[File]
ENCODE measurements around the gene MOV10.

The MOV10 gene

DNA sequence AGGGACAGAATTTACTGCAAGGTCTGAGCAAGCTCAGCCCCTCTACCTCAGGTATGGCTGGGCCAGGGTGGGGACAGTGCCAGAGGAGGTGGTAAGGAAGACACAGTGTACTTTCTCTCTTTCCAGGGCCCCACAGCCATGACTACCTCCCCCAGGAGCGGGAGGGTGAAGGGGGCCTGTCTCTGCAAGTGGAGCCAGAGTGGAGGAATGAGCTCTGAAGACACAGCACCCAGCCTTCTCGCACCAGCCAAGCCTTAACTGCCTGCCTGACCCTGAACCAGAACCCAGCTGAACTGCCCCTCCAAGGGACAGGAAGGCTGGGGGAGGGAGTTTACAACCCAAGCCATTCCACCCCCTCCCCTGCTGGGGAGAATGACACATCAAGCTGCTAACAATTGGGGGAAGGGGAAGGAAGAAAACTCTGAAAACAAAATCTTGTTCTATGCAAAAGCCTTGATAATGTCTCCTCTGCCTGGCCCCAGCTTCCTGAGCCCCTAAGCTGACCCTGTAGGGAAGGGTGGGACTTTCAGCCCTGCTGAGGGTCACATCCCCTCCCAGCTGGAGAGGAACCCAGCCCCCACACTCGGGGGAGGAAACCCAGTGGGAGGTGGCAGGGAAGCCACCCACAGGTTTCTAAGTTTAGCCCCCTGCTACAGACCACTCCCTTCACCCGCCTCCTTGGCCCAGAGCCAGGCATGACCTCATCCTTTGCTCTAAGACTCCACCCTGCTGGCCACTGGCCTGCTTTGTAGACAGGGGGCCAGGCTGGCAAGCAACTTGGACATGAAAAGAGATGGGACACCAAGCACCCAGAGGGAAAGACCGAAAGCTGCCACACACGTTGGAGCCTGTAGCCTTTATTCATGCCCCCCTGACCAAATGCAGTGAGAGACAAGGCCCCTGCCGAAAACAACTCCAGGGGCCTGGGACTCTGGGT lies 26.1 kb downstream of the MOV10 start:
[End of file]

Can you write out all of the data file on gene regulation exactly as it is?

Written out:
ENCODE measurements around the gene MOV10.

The MOV10 gene

DNA sequence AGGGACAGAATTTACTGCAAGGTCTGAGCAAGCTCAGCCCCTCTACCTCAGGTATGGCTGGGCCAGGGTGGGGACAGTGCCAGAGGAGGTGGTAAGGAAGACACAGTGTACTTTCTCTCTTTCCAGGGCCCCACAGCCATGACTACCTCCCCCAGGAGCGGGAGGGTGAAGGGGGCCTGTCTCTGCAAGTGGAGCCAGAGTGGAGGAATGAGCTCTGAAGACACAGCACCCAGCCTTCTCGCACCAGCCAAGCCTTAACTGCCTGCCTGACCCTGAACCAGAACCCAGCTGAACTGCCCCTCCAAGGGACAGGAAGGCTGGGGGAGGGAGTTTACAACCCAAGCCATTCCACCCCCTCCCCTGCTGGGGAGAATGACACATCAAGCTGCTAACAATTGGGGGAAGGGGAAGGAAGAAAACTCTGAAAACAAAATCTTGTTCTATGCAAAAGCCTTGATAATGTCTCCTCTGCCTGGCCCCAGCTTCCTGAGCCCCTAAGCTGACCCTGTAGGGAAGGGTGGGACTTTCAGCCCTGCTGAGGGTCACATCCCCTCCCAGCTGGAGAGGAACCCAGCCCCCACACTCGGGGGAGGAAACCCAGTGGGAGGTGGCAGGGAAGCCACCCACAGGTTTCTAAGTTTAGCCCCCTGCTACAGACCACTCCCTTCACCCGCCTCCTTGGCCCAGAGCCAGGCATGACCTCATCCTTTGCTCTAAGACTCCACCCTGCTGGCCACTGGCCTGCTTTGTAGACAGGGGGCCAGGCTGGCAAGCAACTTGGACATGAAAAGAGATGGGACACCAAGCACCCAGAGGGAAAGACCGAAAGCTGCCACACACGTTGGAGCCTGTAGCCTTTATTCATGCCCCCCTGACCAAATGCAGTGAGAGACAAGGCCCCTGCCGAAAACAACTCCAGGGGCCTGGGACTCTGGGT lies 26.1 kb downstream of the MOV10 start: